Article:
23 farm workers rushed to hospital for pesticide poisoning
From: “United Farm Workers” <email@example.com>
Twenty-three farm workers near Arvin, Calif. were seriously exposed to pesticides Thursday when chemicals being sprayed by an application company in a neighboring field drifted into the nearby vineyard where the grape workers were laboring. Four women went into convulsions and all 23 workers were rushed to nearby hospitals.
Support a bill backed by the United Farm Workers that would protect these farm workers.
They fell like dead flies. That’s what farm worker María Calderón remembers from Thursday morning, about an hour after starting her 6:30 a.m. shift in the Arvin vineyard.
“I was scared,” said Calderón, 34, told the Bakersfield Californian newspaper.
Before she felt anything, Calderon’s co-worker, Maria Altamirano, 27, smelled something odd in the vineyard where she has worked for six years. It smelled like poison. They soon felt dizzy and sick to their stomachs. The field’s 23-woman crew ran from the invisible toxin. They gathered at the field’s edge on a dirt road. Four women went into convulsions.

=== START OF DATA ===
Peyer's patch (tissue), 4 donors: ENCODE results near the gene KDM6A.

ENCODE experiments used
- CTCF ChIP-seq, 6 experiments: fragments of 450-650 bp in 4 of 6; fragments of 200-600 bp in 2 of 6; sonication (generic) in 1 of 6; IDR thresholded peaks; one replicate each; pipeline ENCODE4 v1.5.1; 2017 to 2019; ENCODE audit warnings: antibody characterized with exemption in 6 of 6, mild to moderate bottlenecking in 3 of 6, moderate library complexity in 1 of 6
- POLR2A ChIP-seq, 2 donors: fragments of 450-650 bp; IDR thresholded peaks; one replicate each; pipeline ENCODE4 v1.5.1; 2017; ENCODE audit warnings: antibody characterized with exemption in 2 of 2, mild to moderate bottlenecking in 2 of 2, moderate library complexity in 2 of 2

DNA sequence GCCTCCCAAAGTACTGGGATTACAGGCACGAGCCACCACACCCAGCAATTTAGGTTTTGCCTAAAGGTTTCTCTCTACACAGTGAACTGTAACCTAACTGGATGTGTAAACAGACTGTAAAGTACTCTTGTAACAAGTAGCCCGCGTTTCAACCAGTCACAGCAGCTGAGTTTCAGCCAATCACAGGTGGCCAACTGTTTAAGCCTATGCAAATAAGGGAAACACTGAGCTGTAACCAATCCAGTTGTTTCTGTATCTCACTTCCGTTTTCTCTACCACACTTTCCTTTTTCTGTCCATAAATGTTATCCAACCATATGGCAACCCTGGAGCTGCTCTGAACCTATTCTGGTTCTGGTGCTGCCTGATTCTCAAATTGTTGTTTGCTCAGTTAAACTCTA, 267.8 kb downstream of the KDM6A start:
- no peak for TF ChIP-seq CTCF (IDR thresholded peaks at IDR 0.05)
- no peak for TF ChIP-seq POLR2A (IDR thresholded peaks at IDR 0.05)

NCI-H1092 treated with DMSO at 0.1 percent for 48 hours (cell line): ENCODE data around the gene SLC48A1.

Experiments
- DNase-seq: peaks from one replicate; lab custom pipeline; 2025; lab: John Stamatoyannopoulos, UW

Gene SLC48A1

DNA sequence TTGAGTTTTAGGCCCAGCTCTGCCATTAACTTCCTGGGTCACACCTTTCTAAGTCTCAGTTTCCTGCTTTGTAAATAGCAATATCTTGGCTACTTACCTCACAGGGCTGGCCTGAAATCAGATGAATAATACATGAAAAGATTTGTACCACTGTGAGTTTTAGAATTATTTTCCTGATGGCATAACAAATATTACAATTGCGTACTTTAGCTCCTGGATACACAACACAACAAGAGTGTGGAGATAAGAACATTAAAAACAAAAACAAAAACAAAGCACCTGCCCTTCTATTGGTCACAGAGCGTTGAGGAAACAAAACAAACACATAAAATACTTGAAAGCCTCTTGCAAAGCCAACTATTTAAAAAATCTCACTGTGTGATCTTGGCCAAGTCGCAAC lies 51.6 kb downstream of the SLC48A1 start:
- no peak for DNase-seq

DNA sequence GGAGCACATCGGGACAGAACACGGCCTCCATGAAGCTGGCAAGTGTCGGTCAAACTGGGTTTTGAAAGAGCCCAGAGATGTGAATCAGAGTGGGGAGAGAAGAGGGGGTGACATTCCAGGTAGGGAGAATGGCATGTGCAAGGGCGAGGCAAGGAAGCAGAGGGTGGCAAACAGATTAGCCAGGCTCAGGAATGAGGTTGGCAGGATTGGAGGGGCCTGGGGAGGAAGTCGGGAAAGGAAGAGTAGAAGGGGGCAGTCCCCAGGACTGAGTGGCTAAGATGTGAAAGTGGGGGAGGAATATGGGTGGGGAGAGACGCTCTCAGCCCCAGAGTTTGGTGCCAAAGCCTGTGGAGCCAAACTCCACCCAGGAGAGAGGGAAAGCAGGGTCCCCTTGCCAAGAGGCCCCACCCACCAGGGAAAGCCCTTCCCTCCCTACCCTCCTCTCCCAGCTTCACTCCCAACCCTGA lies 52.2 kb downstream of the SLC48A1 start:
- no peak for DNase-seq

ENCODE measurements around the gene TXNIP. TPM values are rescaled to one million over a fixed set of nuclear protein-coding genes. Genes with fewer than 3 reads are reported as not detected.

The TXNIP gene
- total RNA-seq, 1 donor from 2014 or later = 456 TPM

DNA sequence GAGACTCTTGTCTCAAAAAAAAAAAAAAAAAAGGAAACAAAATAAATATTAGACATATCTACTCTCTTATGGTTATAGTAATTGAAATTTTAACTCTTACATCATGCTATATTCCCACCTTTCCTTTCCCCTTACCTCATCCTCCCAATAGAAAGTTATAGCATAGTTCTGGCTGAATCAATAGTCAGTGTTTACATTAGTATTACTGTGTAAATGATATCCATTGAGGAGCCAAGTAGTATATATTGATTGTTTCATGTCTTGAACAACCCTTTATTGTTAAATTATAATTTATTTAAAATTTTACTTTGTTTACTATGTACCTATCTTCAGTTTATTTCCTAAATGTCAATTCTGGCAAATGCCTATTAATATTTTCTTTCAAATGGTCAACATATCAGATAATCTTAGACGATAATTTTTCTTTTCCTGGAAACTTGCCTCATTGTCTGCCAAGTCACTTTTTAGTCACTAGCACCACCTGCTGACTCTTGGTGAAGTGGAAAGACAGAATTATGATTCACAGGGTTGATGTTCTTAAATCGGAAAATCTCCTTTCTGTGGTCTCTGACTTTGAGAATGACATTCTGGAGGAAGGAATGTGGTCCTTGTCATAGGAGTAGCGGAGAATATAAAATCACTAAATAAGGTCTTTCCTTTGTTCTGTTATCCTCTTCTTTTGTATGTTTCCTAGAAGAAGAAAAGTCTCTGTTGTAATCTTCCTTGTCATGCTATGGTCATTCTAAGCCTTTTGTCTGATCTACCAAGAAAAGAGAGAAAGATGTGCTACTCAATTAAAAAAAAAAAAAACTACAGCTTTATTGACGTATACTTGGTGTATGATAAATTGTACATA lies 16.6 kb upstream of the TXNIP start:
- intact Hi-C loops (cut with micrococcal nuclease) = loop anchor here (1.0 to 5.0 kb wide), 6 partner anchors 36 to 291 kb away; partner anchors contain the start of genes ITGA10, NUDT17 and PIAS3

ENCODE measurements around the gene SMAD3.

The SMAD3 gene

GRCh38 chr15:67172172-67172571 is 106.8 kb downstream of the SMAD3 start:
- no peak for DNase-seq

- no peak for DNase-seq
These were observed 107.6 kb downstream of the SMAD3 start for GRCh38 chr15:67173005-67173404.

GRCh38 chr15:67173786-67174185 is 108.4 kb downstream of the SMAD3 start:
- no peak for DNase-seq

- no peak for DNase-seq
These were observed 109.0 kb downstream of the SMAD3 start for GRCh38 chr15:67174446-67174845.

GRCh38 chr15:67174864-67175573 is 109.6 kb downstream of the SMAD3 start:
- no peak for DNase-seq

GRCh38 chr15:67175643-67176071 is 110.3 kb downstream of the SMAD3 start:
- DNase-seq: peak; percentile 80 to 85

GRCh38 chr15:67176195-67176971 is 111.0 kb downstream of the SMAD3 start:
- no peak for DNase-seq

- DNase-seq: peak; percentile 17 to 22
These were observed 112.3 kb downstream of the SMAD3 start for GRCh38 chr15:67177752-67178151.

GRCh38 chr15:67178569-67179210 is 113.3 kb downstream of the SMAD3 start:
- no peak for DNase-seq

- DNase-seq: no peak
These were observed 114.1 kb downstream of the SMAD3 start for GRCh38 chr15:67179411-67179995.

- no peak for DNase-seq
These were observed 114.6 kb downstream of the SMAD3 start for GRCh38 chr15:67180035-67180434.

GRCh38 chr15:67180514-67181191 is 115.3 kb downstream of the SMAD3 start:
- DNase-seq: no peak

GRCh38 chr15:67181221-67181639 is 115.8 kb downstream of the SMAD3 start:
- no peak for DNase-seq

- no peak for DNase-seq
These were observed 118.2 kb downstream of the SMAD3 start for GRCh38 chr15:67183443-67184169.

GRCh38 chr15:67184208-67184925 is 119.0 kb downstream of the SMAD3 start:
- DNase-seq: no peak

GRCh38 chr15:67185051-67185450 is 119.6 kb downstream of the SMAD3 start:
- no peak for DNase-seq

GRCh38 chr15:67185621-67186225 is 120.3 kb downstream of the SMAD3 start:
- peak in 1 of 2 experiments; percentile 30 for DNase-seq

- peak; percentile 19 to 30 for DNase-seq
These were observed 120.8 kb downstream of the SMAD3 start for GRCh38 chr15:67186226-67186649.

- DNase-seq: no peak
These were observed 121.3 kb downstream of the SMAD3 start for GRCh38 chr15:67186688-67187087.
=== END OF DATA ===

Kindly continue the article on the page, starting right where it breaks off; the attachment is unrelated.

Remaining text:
“Why did they spray while we were working there?” one of them said, still numb and red-eyed from the pesticides.
Incidents like this must not continue. A UFW-supported pesticide bill is currently before the state Legislature. SB 879, by state Sen. Martha Escutia, would require mandatory fines for pesticide safety violations that pose health or environmental hazards because warnings are ignored, with tragic consequences.
In fiscal year 2002-03 in Kern County, site of yesterday’s incident, the agricultural commissioner issued 152 warning letters, but only four fines. This lack of enforcement has led an acceptance of poisoning incidents such as this. SB 879 would require the county agricultural commissioners to truly enforce the law.
SB 879 would require initiation and completion of human illness investigations in no longer than 60 days, unless an explanation is provided for extending the timeline. SB 879 would require agricultural commissioners to initiate priority investigations within two days and submit a preliminary update to the DPR director and any individual harmed within 15 days. It would require mandatory civil penalties for each violation that creates an actual or a reasonably possible health or environmental hazard.
We ask for a YES vote on SB 879.
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